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Former UM president: Tax reform can’t be pro-growth if college is no longer affordable

Dec 8, 2017

Congress wants to present a final version of tax reform to President Donald Trump by Christmas.

Many public and private colleges are hoping for some changes before the legislation reaches the president’s desk.

In a statement, Mary Sue Coleman, the president of the Association of American Universities, recently outlined some of the major concerns. Coleman, who is a former president of the University of Michigan, joined Stateside to talk about her concerns.

Listen above for the entire conversation.

On taxes on tuition waivers

“There’s a proposal to tax the tuition waivers that graduate students receive, and the impact of this would be to double or triple the income tax that these young people pay,” Coleman said. She added that graduate students already earn a barely-livable wage. “It would simply make it impossible for many, many students to go to graduate school unless they had an independent source of wealth.”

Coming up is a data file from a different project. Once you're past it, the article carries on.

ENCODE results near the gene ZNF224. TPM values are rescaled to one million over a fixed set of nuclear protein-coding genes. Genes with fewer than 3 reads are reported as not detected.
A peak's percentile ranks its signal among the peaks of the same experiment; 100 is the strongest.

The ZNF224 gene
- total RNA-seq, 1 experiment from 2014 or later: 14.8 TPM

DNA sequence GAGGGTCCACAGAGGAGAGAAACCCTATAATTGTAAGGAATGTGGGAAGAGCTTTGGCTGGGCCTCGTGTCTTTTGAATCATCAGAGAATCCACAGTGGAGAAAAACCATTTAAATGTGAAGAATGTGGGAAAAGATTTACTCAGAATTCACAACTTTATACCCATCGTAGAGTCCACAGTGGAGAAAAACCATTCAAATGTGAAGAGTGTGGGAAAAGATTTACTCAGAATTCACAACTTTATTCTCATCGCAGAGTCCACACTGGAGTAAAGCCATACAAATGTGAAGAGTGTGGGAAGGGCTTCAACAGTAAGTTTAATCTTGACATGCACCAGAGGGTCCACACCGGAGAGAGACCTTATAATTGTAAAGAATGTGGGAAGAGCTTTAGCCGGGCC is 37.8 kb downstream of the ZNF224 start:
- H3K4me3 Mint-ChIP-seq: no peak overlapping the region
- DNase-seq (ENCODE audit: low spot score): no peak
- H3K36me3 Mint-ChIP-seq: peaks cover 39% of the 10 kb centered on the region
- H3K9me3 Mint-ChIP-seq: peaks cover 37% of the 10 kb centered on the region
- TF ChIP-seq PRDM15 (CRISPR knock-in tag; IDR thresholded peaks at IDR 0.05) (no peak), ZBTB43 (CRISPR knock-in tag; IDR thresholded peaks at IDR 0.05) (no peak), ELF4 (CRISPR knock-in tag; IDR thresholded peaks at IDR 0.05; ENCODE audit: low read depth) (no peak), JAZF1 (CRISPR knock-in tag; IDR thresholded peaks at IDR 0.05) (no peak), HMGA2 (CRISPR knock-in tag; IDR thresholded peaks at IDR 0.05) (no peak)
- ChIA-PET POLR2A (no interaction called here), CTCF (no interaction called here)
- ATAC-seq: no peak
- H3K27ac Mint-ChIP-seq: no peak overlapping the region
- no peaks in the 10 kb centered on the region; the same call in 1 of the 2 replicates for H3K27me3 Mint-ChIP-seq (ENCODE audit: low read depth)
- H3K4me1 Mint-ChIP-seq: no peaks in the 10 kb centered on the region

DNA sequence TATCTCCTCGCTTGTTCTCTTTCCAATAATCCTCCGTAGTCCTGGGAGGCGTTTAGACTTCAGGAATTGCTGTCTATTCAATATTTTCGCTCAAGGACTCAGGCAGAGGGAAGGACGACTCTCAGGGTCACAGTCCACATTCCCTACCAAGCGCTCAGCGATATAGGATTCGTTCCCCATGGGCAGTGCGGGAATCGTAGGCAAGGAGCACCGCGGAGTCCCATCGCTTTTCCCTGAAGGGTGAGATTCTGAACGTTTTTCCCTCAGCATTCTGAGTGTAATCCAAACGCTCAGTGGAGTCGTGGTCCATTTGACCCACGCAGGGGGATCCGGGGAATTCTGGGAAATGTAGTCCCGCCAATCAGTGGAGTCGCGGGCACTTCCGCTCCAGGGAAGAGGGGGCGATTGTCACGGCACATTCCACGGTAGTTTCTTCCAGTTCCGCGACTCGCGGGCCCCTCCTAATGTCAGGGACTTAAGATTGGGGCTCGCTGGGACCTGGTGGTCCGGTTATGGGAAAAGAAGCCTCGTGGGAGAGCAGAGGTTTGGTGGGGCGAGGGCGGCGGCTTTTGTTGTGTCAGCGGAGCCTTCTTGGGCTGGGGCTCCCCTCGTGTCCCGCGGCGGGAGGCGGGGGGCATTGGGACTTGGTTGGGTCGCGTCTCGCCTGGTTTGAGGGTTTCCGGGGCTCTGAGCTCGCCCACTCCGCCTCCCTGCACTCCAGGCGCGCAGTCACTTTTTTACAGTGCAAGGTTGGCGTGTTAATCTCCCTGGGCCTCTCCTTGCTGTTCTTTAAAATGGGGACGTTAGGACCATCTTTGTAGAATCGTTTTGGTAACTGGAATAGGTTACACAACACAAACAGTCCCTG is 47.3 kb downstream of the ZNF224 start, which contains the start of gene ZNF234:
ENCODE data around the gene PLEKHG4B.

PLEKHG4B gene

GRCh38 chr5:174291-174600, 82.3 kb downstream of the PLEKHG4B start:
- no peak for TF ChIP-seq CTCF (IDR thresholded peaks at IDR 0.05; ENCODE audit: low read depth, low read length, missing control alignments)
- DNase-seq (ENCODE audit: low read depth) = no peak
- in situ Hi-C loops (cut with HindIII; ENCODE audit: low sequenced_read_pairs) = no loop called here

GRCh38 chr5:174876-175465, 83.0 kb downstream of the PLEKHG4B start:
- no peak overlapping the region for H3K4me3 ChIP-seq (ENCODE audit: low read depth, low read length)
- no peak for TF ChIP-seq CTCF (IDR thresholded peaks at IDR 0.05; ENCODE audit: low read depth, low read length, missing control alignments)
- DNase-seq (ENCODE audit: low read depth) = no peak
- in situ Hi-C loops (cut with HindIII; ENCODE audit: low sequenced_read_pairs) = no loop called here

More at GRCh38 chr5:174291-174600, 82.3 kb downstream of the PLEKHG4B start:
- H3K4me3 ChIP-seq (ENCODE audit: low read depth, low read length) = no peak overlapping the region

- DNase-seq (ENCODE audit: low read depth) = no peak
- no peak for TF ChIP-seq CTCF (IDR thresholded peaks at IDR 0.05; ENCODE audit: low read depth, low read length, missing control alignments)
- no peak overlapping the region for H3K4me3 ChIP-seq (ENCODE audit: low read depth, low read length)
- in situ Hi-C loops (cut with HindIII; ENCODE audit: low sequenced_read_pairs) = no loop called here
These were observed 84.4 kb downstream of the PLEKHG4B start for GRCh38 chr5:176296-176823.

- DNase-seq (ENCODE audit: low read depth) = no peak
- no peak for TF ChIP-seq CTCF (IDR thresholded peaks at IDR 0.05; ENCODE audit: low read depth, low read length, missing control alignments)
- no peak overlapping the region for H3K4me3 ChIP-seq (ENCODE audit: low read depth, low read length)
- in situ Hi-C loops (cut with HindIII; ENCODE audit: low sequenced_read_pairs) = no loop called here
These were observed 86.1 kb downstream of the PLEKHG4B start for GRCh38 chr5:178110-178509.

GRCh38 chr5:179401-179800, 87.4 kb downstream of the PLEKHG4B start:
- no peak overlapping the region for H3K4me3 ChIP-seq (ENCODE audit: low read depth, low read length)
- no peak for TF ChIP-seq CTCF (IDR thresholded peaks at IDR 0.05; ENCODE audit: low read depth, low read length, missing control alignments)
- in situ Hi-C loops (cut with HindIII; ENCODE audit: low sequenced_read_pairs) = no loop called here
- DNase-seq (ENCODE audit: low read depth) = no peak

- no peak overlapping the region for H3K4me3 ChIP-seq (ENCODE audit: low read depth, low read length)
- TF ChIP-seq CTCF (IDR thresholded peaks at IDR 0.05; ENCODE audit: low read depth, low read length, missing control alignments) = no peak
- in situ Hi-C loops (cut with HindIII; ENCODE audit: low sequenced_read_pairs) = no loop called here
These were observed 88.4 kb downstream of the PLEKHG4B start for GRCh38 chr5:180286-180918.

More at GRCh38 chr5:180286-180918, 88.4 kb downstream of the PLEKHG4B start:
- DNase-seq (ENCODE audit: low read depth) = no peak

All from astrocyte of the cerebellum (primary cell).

On taxes on employer educational benefits

Coleman also expressed concern about taxing employer educational benefits, which help company employees further their education by attending graduate school. The benefits are not taxed, and if they were, "again, it’s another impediment for getting a more highly educated workforce, and we think that that’s really negative for the global competitiveness of the country and for growth of the economy.”

On excise taxes on endowments

Coleman is also very worried about a provision of the tax bill that would tax university endowments. While the bill is limited to private universities currently, Coleman believes it would quickly expand to public institutions too. “These endowments provide scholarships for students, they provide funds for faculty research, and if there’s a tax on it, it’s going to the federal government,” she said. “Then fewer funds will be available, and we think that’s a big negative.”

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